“It’s the capturing of natural & artificial light, in my paintings, and the way it interacts with the landscape, alongside the unexpected perspective and sense of space, that ignites my imagination.”

    Janet’s highly individual and distinctive landscapes have been exhibited in many leading galleries including the Mall Galleries, London, The Royal Scottish Academy, Edinburgh and The Lowry Gallery, Salford and can also be found in private collections in the UK and abroad.

  • Andrew Kinmont

    Andrew graduated from University of Wales with a first class Fine Art honours degree, obtaining further training from St Martins College London and West Dean College, Chichester. Since then his work has met with critical acclaim and is collected both locally and abroad. He is featured in the notable “Who’s Who in Art’ (Movern Press), is an elected member of the prestigious Royal Birmingham Society of Artists, as well as the Manchester Academy of Fine Art. His work has appeared on the cover of various magazines and catalogues and is regularly selected for the Royal Institute of Oil Painters annual exhibition at the Mall Galleries, London. He currently lives and works in Cheshire

    'As humans we have evolved from nature and therefore have a deeply ingrained physical and spiritual connection with it. I create paintings as a response to my own experience of landscape. I constantly experiment with a range of techniques to evoke the raw experience of nature. The resultant paintings are as much about my feelings and the atmosphere of a place as they are about how it looks. As a result they are not always ‘realistic’ and can be quite abstract. This is important as it allows viewers to bring their own interpretation and experience to the work.'

  • Angela Lawrence

    Angela lives and paints in Scotland, but was born in London and lived in Finland for many years. She has always painted but her training has principally been as a musician: before becoming a full-time artist, in 2004, she was a professional violinist who working freelance in London orchestras and full-time in the Joensuu City Orchestra in Finland.

    “Much of my work portrays the beauty of Galloway and the Solway coast of South West Scotland which I have come to know very well through my passion for walking. I aim to conjure up my impressions from being by the sea or up a mountain mainly with attention to light and with naturalistic, vibrantly fresh colours. All of my paintings are about the natural world. Some themes are more abstract, such as “Reflections” and “Sea Spirits”, while the seascapes and landscapes are more representational, aiming for recognition in terms of location and also in a sense of “being there”. I enjoy the changing mood and light and the distant allure of the horizon. Recently I have also been exploring mountain heights in the English Lake District, where giddy viewpoints, rapidly changing atmosphere and cloud shadow are so dramatic.

    In oils, I prefer to paint quickly, “alla prima”, as the immediacy corresponds well to the fresh outdoor subjects. Detail is carefully added in so as not to overwhelm, but to enhance texture and perspective, and I subtly transform locations for an effective composition, to bring out something of interest or to heighten a feeling of connection or mood.”

  • Gill Lee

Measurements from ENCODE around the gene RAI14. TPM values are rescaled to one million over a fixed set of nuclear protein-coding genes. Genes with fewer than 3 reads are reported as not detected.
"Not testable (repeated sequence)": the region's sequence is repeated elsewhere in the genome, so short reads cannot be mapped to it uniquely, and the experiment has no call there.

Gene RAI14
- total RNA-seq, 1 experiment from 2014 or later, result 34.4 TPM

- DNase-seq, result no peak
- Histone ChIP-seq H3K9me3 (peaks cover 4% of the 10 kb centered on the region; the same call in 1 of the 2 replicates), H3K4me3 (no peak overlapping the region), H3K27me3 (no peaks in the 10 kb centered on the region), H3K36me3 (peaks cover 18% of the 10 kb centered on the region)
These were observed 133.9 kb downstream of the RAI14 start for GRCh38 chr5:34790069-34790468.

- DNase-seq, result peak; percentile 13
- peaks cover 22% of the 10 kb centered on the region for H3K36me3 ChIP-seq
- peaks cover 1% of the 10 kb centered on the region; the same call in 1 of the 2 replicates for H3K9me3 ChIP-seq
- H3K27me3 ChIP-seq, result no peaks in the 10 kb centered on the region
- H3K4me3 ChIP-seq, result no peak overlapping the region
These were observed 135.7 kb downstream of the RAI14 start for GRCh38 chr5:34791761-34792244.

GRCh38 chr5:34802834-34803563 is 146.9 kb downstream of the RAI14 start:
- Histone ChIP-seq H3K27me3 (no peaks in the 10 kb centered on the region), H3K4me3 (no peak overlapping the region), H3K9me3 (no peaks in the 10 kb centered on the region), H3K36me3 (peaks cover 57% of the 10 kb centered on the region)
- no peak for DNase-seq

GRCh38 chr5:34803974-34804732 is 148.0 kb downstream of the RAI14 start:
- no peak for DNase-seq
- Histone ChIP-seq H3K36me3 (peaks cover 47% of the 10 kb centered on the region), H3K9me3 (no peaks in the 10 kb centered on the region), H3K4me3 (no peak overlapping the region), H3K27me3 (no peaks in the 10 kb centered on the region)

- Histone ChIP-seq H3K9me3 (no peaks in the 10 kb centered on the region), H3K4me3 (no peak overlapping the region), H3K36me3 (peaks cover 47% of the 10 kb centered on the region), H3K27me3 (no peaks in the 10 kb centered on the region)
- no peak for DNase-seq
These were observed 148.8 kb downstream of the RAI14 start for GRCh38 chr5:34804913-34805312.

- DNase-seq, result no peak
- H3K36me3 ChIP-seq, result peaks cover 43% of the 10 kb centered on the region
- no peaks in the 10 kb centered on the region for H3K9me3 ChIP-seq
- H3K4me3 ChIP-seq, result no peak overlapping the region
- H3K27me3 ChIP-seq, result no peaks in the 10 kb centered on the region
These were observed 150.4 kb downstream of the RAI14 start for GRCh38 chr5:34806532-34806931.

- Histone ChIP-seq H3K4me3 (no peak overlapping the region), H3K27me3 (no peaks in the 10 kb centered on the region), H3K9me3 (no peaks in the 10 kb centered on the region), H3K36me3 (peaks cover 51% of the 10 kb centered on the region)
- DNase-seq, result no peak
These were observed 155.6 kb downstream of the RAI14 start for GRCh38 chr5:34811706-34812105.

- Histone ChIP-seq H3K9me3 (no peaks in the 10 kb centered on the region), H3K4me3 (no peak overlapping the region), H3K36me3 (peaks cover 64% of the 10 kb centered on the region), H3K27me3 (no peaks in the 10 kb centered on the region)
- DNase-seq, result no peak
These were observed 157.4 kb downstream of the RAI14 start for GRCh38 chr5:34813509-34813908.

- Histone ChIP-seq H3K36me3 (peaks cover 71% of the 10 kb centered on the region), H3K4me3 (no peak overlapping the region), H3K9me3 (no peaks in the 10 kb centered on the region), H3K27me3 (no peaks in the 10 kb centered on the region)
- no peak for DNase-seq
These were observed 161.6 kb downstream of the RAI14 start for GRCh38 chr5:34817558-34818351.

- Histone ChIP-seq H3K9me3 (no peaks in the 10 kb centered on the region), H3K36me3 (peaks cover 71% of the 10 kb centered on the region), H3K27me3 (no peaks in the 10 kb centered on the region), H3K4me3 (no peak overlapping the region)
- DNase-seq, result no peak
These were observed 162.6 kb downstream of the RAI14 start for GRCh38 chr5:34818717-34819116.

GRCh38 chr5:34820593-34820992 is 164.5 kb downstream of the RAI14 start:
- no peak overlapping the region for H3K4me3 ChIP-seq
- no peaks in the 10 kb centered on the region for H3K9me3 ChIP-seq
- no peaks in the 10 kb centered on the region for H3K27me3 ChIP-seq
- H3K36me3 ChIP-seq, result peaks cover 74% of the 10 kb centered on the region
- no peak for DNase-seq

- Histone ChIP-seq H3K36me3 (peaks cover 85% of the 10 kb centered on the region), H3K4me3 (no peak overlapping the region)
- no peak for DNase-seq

• Howard Levitt

    Howard studied, and graduated in, art and design, specialising in illustration, at Manchester in the mid 1970's.

    He initially worked as an illustrator of books and for advertising agencies in London in collaboration with the Young Artists Agency before relocating to Cheshire, where he continued as an illustrator.

    With the decline of the use of illustration and the advent of CGI Howard turned his attention to painting and drawing for his own enjoyment and private commissions. He is a member of the High Peak Artists in Derbyshire.

  • Susan Lincoln

    “I like my work to have a happy or magical element to it. Art should make you smile as well as think. I feel I have the perfect career. When I am painting everything seems right, the outside world falls away and I am immersed in my own subject and experience. When starting each new painting I visualise in my mind the key elements of the work and paint directly onto the canvas. I use acrylics because they dry very quickly. Every painting is a challenge for pleasure and enjoyment.”

  • Delcia McNeil

    As well as being a practising artist, Delcia is also a psychotherapist and energy healer, having worked in the field of mental and physical health for over forty years.

    Together with a  love of nature and landscape, she is deeply connected to emotional processes and the movement, form, light and colour of subtle energies. Her paintings are inspired by metaphysical and human themes such as healing, spirituality and the unconscious mind. She is constantly open to new ways of creating and perceiving.

    Delcia finds most art inspiring but it is certain abstract artists whose work she is most strongly influenced by e.g. Frank Bowling, Lee Krasner, Cy Twombly, Mark Rothko and Anselm Kiefer.

  • Fiona Millar

    Fiona lives and works in the Scottish Borders but it was her Galloway childhood, living in the artists' town of Kirkcudbright, that has influenced her paintings and their subject matter. Fiona's father was, and still is an art dealer and the many paintings by artists from the 19th and 20th century that passed through his hands have left a lasting impression upon her. Fiona started painting around twelve years ago with encouragement from her sisters and grandmother, all of whom are artists. She has exhibited throughout the UK and she looks forward to future exhibitions and developing as an artist.